City councils across Hamilton County will soon be voting on whether to approve a .1 percent increase in the local income tax to fund and improve the county’s 911 communications center.
Arcadia’s town council recently voted in favor of the tax, triggering a process that requires it to be voted on by all Hamilton County city and town councils. To go into effect, councils representing more than half of the county’s population must approve the tax increase. That means if approved by Carmel and Fishers, whose populations comprise nearly 60 percent of the county, the tax would be approved.
The proposed tax could more evenly spread the burden of funding the 911 communications center across all county residents. Currently, Carmel, Fishers, Noblesville and Westfield combine to pay $6.9 million of the $11 million budgeted to run the center, with a statewide user fee charged to phone users covering $3.6 million. The remaining $500,000 is supposed to be paid by Hamilton County’s smaller towns, but they’ve only been able to cover about 10 percent of that amount. The county is paying the difference.
Carmel City Council President Jeff Worrell said he doesn’t know when the council will vote on the ordinance, and he hasn’t determined how he will vote. He said he doesn’t like the idea of a new tax but that this one might make sense.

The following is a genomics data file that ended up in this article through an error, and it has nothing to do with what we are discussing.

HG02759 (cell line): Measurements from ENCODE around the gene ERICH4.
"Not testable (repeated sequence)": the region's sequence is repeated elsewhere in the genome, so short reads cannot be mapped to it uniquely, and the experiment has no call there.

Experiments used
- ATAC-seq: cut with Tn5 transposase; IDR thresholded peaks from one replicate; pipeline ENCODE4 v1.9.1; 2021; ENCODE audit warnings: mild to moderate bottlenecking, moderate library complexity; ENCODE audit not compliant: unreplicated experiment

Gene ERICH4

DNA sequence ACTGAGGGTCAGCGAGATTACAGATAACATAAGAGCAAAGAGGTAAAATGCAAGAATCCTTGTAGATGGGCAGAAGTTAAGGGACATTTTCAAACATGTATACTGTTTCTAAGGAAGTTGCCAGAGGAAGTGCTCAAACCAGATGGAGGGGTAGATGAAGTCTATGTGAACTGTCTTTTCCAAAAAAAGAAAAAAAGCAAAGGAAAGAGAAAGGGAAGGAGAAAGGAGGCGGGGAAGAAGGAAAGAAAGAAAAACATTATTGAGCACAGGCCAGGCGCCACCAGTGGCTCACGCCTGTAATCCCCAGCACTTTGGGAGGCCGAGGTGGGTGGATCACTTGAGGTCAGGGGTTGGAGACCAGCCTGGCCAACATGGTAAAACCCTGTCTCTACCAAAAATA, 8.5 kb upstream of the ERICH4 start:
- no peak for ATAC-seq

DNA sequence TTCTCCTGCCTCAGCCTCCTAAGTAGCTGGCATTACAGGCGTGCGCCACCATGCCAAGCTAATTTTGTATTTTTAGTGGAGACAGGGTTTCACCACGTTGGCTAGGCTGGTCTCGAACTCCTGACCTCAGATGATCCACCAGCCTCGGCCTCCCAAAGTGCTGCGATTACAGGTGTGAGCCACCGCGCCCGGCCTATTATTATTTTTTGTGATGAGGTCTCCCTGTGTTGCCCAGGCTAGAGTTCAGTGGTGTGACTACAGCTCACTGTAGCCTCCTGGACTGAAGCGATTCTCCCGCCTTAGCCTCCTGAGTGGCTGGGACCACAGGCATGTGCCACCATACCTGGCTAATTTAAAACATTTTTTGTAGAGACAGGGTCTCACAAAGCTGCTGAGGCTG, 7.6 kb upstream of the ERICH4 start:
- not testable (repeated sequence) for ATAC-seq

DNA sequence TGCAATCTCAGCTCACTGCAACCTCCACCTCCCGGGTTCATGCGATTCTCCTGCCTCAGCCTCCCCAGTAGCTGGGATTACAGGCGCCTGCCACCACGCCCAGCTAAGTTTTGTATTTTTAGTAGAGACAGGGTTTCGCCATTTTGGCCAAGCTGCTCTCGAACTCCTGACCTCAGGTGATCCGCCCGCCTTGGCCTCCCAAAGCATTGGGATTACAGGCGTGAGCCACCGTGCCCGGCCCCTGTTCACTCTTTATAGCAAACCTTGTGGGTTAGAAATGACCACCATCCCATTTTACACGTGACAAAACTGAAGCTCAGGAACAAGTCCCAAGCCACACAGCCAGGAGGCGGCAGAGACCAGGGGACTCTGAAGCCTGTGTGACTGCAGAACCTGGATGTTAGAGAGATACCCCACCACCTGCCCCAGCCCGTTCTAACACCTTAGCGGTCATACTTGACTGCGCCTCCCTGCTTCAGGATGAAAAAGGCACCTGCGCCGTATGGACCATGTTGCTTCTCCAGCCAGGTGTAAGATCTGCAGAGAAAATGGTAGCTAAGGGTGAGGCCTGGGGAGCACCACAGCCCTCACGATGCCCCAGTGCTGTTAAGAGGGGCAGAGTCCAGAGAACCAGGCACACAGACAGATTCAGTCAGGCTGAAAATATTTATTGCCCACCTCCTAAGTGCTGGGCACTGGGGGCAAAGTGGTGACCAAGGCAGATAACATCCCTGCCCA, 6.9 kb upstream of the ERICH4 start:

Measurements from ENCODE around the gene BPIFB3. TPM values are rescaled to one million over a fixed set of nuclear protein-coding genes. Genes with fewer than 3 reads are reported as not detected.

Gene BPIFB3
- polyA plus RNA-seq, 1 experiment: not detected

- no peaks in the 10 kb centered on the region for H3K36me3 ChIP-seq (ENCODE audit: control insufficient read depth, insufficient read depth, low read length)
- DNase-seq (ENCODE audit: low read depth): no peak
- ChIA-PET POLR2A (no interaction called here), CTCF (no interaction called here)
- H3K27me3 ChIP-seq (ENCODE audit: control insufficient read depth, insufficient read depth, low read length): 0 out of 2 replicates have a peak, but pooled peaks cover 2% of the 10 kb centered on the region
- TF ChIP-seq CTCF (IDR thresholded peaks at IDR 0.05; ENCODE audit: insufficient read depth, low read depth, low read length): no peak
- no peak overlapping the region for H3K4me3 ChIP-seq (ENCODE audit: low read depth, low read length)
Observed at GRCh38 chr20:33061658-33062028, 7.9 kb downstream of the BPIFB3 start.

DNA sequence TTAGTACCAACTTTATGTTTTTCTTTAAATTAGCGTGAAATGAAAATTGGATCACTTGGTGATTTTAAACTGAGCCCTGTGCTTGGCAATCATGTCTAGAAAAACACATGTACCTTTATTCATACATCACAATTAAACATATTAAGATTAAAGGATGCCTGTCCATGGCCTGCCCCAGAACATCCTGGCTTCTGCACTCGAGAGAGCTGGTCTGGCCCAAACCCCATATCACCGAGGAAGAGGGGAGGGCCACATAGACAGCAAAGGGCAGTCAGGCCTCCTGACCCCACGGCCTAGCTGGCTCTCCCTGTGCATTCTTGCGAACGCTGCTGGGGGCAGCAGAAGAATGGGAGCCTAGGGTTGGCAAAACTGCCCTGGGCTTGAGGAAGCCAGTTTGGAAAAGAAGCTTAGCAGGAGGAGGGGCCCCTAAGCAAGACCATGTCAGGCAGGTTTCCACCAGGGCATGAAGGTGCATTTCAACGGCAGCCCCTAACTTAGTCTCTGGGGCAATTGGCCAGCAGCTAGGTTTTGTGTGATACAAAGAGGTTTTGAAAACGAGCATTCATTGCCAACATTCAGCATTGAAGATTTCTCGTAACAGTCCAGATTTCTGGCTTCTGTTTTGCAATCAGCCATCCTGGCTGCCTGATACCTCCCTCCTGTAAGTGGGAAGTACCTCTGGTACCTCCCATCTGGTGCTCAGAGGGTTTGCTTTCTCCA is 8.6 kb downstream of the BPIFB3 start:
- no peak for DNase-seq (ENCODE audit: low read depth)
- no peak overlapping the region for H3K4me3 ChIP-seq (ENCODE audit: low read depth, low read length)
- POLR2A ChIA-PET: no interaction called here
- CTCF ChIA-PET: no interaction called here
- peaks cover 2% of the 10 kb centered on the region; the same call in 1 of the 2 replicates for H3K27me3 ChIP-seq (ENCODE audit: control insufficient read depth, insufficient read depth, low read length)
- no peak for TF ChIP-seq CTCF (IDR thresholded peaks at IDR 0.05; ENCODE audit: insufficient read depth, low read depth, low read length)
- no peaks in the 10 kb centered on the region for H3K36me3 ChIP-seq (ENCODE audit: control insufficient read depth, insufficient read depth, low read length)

“Carmel, Fishers, Noblesville, Westfield – the big four – are carrying the load on this,” Worrell said. “One reason to do this, and I’m not saying it’s the only reason or a valid reason, is that every person in Hamilton County would pay the same for public safety.”
Carmel is paying $1.8 million in 2019 in service fees for the 911 center’s services. The city would get to keep the funds and use them elsewhere if the tax is approved.
The tax increase is expected to generate $16 million for the county. The funds are expected to cover the cost of running the 911 center and expanding it.
“The call center is currently housed in the basement of the (Hamilton County) Sheriff’s Office and is busting at the seams,” stated Jeff Schemmer, the county’s executive director of communications, in a press release. “We need to build a stand-alone building to better accommodate our growing population and burgeoning call load.”
Last year Hamilton County Public Safety Communications handled more than 300,000 emergency calls for seven police departments, HCSO and nine fire and EMS departments.
If approved, the tax would go into effect Jan. 1. In recent years, Boone and Hancock counties joined dozens of others across the state in adopting a similar tax.
This story will be updated.